More research is required to identify the optimal laser and the optimal timing of laser use to reduce or prevent scarring after surgery. In the meantime, appropriate surgical technique, closure, and appropriate incision care after surgery are the best approaches to reducing the risk of excessive or abnormal scarring after surgery.
Trust Your Face to a Facial Plastic Surgeon
It is important to seek a fellowship-trained specialist in plastic surgery of the face and neck when you have concerns about age-related changes to your face and/or neck.
Request a Consultation
Request a consultation with Dr. Harmon at Harmon Facial Plastic Surgery in Cincinnati. Visit our clinic. You will learn more about Dr. Harmon’s credentials, style and approach. Build a relationship with our dedicated team. Do not stop at searching “plastic surgery near me.” Get in touch with us today to learn more!
1. Capon A, Mordon S. Can Thermal Lasers Promote Skin Wound Healing? Am J Clin Dermatol. 2003: 4(1): 1 – 12.
2. Namazi MR, Fallahzadeh MK, Schwartz RA. Strategies for prevention of scars: what can we learn from fetal skin? Int J Dermatol. 2011; 50(1): 85 – 93.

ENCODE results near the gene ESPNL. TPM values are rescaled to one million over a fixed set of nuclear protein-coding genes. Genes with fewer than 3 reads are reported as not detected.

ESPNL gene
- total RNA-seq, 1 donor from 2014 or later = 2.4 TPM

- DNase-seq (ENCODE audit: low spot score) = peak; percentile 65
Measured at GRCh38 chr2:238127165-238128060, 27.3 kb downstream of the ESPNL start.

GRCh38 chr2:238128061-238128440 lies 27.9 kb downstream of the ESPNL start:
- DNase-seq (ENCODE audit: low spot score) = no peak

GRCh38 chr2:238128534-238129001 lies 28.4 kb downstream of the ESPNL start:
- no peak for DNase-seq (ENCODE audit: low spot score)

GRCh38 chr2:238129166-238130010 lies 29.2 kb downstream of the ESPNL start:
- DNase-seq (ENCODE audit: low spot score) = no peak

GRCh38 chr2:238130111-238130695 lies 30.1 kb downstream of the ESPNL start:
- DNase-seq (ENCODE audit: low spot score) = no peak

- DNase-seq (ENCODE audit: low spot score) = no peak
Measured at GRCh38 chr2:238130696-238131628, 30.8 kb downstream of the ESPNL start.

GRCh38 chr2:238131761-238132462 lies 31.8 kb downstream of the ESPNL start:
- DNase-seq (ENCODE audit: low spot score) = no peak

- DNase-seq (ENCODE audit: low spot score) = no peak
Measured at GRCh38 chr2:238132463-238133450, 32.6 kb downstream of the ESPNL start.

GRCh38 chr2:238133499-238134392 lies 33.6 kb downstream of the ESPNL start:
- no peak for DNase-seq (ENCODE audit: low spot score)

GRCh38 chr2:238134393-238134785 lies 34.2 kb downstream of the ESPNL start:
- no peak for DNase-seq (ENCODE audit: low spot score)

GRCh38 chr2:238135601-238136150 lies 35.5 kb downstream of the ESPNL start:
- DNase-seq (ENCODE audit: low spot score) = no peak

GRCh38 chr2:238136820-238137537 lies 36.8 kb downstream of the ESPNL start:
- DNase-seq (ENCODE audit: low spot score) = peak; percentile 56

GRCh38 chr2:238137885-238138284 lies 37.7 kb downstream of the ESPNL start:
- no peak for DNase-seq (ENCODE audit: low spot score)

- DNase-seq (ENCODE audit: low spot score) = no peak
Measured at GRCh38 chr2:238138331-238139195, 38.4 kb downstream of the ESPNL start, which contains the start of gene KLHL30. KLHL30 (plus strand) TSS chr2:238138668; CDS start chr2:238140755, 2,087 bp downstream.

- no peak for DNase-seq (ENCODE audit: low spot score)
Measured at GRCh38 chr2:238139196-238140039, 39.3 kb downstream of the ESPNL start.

3. Ollael S et al. Use of Lasers in Acute Management of Surgical and Traumatic Incisions on the Face. Facial Plast Surg Clin North Am. 2011; 19(3): 543 – 550.
4. Mirmanesh M et al. Peri-Procedure Laser Scar Therapy Protocol: A Pilot Survey of Plastic Surgeons’ Practices. Aesth Plast Surg. 2017; 41(3): 689 – 694.
5. Laubach HJ et al. Skin Responses to Fractional Photothermolysis. Lasers in Surgery and Medicine. 2006; 38: 142 – 149.
6. Greenbaum SS, Rubin MG. Surgical Pearl: The high-energy pulsed carbon dioxide laser for immediate scar resurfacing. J Am Acad Dermatol. 1999; 40: 988 – 990.
7. Ozog DM and Moy RL. Discussing Fractional Carbon Dioxide Laser and Other Physical Treatments for Scar Prevention With Patients. JAMA Dermatol. 2015; 151(8): 815 – 816.
8. Ozog DM and Moy RL. A Randomized Split-Scar Study of Intraoperative Treatment of Surgical Wound Edges to Minimize Scarring. Arch Dermatol. 2011; 147(9): 1108 – 1110.
9. Capon A et al. Laser Assisted Skin Closure (LASC) by Using an 815-nm Diode-Laser System Accelerates and Improves Wound Healing. Lasers Surg Med. 200; 28(2): 168 – 175.
10. Capon A et al. Scar Prevention Using Laser-Assisted Skin Healing (LASH) in Plastic Surgery. Aesth Plast Surg. 2010; 34: 438 – 446.
11. Capon A, Iarmarcovai G, Mordon S. Laser-Assisted Skin Healing (LASH) in hypertrophic scar revision. Journal of Cosmetic and Laser Therapy. 2009; 11: 220 – 223.
This blog post is for educational purposes only and does not constitute direct medical advice. It is essential that you have a consultation with a qualified medical provider prior to considering any treatment. This will allow you the opportunity to discuss any potential benefits, risks, and alternatives to the treatment.